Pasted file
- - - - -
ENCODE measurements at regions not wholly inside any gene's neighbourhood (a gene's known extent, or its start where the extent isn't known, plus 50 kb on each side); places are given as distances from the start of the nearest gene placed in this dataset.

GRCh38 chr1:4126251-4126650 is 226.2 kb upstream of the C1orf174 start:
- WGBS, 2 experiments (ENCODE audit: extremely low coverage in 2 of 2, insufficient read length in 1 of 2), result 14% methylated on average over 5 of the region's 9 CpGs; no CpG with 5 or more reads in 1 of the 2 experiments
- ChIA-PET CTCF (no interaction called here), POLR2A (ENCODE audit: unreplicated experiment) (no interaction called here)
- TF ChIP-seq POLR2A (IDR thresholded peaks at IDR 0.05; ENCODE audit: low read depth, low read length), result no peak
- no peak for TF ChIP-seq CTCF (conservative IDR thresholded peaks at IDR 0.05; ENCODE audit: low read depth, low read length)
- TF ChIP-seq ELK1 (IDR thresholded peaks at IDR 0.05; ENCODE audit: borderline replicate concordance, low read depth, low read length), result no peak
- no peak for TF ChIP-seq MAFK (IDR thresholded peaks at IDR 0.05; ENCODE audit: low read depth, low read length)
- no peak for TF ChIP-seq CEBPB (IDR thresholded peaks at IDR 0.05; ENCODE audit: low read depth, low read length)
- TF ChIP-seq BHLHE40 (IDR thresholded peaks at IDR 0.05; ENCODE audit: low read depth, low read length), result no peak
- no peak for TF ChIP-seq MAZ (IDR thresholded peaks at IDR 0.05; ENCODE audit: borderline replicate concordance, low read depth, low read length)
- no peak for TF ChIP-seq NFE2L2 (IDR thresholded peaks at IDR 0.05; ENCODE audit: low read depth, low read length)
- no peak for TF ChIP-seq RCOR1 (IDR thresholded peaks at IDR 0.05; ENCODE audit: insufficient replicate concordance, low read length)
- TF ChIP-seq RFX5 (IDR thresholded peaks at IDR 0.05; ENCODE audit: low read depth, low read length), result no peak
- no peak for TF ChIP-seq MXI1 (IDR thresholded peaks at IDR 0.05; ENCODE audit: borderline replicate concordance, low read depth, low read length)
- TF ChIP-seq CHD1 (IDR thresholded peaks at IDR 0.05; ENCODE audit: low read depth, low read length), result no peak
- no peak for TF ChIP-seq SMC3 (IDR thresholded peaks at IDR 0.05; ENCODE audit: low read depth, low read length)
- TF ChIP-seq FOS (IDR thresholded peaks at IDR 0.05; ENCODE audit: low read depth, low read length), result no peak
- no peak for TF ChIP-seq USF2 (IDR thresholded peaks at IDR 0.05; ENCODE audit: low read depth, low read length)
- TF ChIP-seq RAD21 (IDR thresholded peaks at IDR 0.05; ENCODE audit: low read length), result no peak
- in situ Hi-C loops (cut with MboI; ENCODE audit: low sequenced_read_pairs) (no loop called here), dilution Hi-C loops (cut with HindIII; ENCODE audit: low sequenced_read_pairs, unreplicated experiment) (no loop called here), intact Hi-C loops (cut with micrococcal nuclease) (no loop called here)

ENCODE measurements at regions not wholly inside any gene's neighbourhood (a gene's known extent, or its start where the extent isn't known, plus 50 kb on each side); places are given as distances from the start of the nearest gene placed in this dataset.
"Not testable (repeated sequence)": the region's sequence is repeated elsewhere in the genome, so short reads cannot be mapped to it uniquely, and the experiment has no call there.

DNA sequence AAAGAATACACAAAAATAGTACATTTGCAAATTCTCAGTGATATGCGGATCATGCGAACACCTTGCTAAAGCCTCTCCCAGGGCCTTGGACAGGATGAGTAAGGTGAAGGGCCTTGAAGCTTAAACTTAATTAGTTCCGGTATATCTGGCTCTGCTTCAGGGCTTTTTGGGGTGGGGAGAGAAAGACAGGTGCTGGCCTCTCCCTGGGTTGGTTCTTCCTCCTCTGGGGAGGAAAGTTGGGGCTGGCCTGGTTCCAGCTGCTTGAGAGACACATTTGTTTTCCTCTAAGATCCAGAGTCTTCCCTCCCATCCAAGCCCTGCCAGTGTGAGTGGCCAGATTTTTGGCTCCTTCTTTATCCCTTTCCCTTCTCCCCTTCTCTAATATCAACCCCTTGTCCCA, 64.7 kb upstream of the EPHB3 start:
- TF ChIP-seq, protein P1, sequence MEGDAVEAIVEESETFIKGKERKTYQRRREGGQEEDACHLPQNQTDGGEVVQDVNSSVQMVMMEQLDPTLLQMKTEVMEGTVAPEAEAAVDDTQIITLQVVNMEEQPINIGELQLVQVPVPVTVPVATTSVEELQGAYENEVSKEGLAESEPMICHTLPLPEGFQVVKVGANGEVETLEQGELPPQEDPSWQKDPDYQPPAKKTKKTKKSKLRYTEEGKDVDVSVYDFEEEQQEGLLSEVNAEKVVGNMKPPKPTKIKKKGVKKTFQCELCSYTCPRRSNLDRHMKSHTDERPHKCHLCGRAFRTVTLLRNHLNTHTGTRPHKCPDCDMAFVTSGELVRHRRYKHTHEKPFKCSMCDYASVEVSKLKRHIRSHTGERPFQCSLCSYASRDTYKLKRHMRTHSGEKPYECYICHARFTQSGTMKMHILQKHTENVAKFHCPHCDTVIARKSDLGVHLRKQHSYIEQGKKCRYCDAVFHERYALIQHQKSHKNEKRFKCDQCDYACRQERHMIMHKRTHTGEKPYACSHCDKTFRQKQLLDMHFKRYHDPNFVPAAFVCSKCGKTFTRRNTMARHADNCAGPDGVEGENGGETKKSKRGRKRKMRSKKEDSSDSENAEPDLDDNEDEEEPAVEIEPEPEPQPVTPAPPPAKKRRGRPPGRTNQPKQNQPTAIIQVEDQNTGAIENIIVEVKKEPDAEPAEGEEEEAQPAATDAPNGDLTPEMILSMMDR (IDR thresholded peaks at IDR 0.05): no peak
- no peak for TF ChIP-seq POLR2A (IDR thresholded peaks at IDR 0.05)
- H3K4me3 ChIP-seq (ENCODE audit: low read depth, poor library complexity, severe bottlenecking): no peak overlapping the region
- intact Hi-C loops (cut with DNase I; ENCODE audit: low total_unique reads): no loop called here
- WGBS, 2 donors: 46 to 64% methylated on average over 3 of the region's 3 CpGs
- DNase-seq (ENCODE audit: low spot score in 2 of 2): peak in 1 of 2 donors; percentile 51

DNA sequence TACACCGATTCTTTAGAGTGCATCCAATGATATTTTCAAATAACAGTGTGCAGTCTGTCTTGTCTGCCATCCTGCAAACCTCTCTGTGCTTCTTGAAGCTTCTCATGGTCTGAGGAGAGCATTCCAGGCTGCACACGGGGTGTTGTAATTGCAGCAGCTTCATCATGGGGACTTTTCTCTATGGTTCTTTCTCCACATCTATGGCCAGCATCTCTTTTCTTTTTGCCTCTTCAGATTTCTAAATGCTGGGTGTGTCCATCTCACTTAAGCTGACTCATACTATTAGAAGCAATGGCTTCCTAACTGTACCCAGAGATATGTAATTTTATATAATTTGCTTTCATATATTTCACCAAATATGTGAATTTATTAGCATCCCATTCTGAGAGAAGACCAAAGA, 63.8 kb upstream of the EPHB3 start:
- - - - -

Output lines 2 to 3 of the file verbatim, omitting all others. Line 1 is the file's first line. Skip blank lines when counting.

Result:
GRCh38 chr1:4126251-4126650 is 226.2 kb upstream of the C1orf174 start:
- WGBS, 2 experiments (ENCODE audit: extremely low coverage in 2 of 2, insufficient read length in 1 of 2), result 14% methylated on average over 5 of the region's 9 CpGs; no CpG with 5 or more reads in 1 of the 2 experiments